Page:Folk-lore - A Quarterly Review. Volume 22, 1911.djvu/425

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Reviews. 389

brought in chains to the chief. The man who effected the arrest is rewarded, and is himself given in charge to the commander- in-chief until the trial. The latter official is the judge if the murder has been committed with a cutting weapon ; in other cases another official presides at the trial. The procedure of the court is marked by dignity and perfect order in all judicial enquiries. Accuser and accused are heard ; their witnesses are examined, and hearsay evidence is excluded after the fashion of the most enlightened tribunals. The judge may pronounce sentence of death, or inflict a heavy fine payable to the chief. In the former case the chief must confirm the sentence before it can be carried out. He will extend his mercy where drunkenness or insanity is the excuse, that is to say, where there was no criminal intent, or where the accused is a child. It is only in the execution of the sentence that barbarism is to be found. The condemned man is taken outside the enclosure of the royal palace, his chains are struck off, and he is delivered over to the crowd to be lynched. There is no punishment for killing in self-defence, or by accident. On the other hand suicide is regarded as a crime, and the kinsmen are fined.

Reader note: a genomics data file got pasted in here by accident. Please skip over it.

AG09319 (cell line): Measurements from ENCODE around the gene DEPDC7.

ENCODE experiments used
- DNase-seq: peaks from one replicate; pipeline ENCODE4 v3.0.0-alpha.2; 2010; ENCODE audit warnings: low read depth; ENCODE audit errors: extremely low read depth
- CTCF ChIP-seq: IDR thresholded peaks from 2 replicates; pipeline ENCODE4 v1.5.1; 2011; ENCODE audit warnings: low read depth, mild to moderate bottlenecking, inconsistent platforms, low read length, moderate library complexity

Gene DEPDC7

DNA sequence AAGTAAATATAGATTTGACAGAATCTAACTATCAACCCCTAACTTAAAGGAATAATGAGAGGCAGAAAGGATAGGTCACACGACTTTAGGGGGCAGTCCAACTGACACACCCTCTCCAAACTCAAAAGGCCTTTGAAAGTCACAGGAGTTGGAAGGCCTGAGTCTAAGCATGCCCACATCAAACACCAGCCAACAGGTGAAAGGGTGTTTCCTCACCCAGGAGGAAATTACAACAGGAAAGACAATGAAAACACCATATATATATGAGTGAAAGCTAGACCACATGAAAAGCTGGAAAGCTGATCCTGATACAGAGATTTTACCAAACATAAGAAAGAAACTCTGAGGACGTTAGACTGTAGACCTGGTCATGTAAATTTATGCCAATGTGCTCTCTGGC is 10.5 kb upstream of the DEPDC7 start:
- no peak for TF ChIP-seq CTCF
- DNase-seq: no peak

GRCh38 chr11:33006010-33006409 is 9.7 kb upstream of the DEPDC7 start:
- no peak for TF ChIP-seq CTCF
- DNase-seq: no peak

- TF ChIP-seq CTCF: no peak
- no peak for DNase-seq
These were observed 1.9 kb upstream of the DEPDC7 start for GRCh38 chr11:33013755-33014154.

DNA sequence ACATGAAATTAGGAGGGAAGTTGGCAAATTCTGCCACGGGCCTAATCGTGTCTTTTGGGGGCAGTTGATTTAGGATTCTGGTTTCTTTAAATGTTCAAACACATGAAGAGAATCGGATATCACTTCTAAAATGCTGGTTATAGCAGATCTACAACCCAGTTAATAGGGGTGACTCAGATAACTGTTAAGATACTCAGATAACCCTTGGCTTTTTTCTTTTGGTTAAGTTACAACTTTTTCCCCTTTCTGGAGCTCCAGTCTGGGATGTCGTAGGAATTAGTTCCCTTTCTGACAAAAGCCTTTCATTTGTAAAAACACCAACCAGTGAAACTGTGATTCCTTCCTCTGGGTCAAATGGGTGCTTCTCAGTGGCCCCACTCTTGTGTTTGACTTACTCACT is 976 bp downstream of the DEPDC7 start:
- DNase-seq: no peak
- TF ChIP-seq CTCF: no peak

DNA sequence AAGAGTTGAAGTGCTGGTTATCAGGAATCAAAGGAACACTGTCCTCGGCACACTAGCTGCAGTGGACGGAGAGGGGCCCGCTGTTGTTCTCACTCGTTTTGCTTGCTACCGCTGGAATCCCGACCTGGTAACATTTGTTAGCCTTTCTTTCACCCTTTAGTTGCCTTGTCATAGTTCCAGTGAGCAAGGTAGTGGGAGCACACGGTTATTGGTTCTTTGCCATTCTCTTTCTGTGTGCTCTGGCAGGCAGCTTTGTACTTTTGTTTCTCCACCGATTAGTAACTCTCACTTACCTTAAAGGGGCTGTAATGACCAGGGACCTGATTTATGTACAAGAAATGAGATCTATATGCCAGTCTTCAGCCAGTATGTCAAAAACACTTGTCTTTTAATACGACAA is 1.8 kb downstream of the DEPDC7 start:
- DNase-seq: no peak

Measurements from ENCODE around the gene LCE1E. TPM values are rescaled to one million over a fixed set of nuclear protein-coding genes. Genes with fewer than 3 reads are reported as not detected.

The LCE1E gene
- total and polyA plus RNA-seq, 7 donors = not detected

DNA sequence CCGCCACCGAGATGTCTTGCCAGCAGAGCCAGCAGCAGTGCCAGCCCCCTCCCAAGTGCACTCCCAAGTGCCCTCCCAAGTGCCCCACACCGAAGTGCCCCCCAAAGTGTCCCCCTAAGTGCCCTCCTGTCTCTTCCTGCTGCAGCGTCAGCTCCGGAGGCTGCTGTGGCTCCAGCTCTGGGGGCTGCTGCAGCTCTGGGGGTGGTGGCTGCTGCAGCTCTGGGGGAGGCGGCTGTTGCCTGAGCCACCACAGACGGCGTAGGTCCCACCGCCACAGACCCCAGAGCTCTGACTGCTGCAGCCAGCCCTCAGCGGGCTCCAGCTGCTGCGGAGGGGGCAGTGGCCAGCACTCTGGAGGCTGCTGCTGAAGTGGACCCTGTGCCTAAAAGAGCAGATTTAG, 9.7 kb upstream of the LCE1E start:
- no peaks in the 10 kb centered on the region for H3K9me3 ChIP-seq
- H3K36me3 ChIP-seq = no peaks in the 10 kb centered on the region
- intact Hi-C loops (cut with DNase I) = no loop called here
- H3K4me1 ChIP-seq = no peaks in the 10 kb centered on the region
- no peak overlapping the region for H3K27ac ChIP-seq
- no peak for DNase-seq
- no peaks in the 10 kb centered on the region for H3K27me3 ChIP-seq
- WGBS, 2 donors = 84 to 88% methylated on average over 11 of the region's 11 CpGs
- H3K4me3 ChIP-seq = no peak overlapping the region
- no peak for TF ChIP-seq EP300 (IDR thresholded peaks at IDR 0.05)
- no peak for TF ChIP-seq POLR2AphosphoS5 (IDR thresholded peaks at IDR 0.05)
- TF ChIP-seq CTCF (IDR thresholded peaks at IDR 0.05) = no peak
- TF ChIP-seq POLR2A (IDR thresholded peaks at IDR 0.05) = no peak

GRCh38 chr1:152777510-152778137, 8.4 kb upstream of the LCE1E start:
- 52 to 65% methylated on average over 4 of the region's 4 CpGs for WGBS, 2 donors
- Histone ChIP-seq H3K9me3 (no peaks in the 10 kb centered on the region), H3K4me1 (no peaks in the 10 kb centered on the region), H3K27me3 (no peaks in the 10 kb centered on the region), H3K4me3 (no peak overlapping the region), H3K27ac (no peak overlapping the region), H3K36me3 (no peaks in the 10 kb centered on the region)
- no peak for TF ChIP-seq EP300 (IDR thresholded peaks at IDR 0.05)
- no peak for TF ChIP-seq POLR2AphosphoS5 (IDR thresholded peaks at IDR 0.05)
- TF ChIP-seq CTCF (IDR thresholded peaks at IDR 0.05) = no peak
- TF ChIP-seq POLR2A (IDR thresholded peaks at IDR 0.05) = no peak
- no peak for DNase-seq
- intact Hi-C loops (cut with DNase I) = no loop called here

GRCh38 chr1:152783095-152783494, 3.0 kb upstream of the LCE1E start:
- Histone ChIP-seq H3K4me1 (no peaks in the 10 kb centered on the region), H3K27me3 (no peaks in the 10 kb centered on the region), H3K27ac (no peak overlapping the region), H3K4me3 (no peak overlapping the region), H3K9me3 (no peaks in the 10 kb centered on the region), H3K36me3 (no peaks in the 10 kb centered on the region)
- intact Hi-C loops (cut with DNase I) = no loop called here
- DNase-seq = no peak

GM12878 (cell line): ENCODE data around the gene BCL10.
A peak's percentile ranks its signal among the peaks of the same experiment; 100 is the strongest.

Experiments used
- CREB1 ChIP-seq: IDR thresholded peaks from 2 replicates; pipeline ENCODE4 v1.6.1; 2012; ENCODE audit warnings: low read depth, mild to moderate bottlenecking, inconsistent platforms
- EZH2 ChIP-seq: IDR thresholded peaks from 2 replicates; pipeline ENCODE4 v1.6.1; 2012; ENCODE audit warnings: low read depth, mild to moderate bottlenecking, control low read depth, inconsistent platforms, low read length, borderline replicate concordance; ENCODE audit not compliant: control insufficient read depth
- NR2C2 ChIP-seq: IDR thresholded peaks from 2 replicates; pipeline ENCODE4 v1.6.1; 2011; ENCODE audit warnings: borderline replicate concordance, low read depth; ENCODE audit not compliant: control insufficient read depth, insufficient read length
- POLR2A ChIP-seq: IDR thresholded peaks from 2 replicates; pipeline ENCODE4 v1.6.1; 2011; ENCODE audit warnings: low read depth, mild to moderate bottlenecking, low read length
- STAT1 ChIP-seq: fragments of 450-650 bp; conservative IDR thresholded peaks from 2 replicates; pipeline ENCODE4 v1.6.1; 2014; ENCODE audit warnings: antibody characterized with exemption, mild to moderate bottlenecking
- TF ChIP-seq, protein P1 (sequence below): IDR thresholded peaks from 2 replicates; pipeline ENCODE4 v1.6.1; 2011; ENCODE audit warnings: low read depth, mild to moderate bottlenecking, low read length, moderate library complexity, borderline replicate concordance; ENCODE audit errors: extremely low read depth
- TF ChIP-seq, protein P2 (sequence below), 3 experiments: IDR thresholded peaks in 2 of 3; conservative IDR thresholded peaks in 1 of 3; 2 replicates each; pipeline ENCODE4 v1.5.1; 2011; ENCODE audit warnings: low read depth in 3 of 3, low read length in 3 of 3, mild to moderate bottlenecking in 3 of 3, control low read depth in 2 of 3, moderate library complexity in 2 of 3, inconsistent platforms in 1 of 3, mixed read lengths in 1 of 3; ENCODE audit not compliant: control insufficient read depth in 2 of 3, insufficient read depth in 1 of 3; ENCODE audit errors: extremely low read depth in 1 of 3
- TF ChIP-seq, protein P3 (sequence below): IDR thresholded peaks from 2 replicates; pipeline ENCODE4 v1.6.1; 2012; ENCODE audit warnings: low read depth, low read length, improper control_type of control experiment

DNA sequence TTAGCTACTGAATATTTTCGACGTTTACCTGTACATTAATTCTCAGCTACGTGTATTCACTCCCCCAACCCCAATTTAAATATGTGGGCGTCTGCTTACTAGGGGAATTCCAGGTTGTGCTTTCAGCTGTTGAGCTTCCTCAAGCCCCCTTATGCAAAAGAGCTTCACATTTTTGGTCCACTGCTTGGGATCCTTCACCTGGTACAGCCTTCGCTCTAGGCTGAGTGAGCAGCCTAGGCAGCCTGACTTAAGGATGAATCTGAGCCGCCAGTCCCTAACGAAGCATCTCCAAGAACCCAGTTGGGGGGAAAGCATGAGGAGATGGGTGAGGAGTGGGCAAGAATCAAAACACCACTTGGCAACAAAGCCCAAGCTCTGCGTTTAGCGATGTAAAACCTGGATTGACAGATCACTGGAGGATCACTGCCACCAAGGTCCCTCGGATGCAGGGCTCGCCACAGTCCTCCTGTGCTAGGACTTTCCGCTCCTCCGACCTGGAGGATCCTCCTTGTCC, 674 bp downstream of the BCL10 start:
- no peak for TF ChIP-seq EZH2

Two tables of Terms of Relationship are given, one containing the Bambala and Bangongo terms, and the other the Bohindu terms. Unhappily neither of them is free from ambiguities and omissions. However, as the terms are different in all their dialects, they are of little help in forming a judgement on the details of the system of kinship prevailing. Although matrilineal descent only is reckoned, the children are considered to belong to the father. In other words, patrilineal customs are beginning to creep in. The father's rights, however, as yet are limited. He can neither slay nor sell his children, though among the western tribes explored he may pledge them. A curious extension of prohibited degrees is found. Children born in the same month of the same year are called, in regard to one another, Bay. They have the rights of brothers and sisters, except that of inheritance ; and they cannot intermarry, unless (in the case of Bambala girls) with the chief. Indeed, in theory at least, all Bambala girls who are Bay with the chief, when he comes to the throne are his wives. A woman will suckle her child's Bay^ and such a child will eat